A woman comes to him, bringing an incredibly valuable jar of ointment; worth, if the commentary of those present is accurate, the same a year’s wages for a labourer. And she anoints Jesus with it.
Why? Why would she do this? Anointing with rich perfumes really only occurred, within the Jewish tradition, at three times: people were anointed as priests, they were anointed as kings, and they were anointed after their death in preparation for burial.
Who knows which of these the woman believed that she was doing? Was she echoing the words of those who waved palm branches and cried “Hosanna” to the coming King, in her own way identifying Jesus as the King who would save the people – an act of rebellion against the power of Rome?
Or was her action some soft of rebellion against the corruption of the priesthood, of the Sadducees, so deeply compromised in their accommodation of Rome that they no longer stood as priests in the eyes of many? Was she naming Jesus as priest?
Or was she, as Jesus seems to have taken the action, recognising that the path he was on would not lead to glory, but to death, and preparing his body for burial?
My guess, for what it’s worth, is that she didn’t know. That she was inspired into this extravagant act of worship, sensing only that she must do it, that he was worth it and that somehow it mattered, without really knowing why.
But whatever the reason she brought it, Jesus receives her offering: “wherever the good news is proclaimed in the whole world, what she has done will be told in remembrance of her”.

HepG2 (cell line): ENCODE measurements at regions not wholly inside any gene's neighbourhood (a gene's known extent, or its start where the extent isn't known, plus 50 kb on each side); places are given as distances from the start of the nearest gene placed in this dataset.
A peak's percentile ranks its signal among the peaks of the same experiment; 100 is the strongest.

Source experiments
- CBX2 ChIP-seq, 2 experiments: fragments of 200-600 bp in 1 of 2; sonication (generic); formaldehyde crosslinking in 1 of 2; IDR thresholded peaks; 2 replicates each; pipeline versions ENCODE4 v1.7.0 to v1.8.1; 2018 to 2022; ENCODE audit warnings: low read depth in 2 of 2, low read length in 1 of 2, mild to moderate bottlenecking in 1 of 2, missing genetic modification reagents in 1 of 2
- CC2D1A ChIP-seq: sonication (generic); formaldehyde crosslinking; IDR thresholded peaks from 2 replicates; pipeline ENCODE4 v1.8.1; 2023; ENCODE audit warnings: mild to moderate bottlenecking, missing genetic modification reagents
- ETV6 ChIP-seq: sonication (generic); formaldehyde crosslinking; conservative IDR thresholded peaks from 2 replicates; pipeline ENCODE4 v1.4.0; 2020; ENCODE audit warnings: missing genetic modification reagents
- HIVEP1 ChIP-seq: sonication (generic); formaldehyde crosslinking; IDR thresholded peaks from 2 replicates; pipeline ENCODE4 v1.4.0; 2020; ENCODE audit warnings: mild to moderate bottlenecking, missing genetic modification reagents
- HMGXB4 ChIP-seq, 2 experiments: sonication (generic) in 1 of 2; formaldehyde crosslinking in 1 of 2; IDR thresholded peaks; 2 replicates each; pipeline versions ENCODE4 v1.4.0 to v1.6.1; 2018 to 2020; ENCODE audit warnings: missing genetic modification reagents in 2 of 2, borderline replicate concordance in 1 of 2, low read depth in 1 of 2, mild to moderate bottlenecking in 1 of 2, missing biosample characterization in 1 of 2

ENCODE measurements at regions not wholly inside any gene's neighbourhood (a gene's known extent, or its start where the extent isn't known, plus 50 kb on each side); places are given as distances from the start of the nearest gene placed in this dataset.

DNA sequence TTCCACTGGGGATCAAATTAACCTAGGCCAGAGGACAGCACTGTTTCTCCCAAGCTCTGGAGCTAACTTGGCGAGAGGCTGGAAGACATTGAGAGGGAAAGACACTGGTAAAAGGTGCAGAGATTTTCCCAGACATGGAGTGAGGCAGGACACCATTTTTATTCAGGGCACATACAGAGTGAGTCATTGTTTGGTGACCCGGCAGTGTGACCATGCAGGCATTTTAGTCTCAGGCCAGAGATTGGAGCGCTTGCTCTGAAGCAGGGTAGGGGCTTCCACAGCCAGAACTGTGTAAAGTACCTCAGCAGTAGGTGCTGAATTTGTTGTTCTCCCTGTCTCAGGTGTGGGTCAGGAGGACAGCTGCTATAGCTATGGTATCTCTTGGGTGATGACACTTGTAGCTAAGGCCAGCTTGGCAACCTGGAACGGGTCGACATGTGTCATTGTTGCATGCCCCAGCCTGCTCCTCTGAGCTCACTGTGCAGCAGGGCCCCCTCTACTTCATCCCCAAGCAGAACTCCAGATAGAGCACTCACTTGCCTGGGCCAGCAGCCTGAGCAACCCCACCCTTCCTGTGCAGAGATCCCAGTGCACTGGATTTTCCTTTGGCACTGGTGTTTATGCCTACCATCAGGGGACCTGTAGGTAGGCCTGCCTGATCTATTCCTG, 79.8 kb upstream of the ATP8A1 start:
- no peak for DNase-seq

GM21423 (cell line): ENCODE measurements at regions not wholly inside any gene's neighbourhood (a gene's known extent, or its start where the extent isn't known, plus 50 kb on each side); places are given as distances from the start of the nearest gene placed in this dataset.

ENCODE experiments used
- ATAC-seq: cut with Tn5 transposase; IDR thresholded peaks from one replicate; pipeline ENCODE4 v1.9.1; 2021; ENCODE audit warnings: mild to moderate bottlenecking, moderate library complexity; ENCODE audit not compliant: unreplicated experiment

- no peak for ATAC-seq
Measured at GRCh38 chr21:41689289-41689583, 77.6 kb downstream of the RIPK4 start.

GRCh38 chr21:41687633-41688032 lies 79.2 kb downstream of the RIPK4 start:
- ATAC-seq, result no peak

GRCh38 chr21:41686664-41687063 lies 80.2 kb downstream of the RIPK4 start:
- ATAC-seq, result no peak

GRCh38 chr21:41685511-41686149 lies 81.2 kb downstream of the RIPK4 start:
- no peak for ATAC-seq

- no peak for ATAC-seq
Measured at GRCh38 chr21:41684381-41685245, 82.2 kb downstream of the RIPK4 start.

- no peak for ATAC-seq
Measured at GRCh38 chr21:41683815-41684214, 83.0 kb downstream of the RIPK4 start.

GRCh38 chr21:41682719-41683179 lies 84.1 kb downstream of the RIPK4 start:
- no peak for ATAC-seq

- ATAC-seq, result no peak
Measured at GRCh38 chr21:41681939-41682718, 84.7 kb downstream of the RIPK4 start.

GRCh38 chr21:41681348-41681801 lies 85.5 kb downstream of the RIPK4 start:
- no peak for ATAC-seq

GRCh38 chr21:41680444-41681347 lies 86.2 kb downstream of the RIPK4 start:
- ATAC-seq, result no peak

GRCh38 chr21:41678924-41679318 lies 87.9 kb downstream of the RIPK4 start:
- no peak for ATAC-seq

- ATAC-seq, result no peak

It will be told, as it has been told today, in remembrance of her. Even though no-one who heard these words or wrote them down thought it worthwhile to record her name.
What rich irony. Even as they remembered and recorded Jesus’ words, that this act would be retold in remembrance of her, even as they noted the importance Jesus placed on the act of this women, they still didn’t think her name was worthy of record.
And what do we remember, when we retell the story?
We remember not her act, but the argument that followed – “why was this ointment wasted?” one asks “when the money could instead have been given to the poor?” – the classic argument of those who speak out against extravagance in the worship of God. I’m sure that for all the great Cathedrals in Europe, there were those who, as the work went on, asked the same question – “why waste money on this building when people go hungry?”. I’m sure the same was asked as the ground was prepared for this building – “couldn’t the money be better spent?”
And it’s always a fair question to be asked. We may be grateful that previous generations took the decisions they did, to build cathedrals which have rung through the centuries with God’s praises, and where today many will find, in those stones soaked in prayers, a closeness and connection to God that they do not find elsewhere. And we may be grateful, even as we fix a leaking roof, for those who laid the stones that now give us shelter as we worship.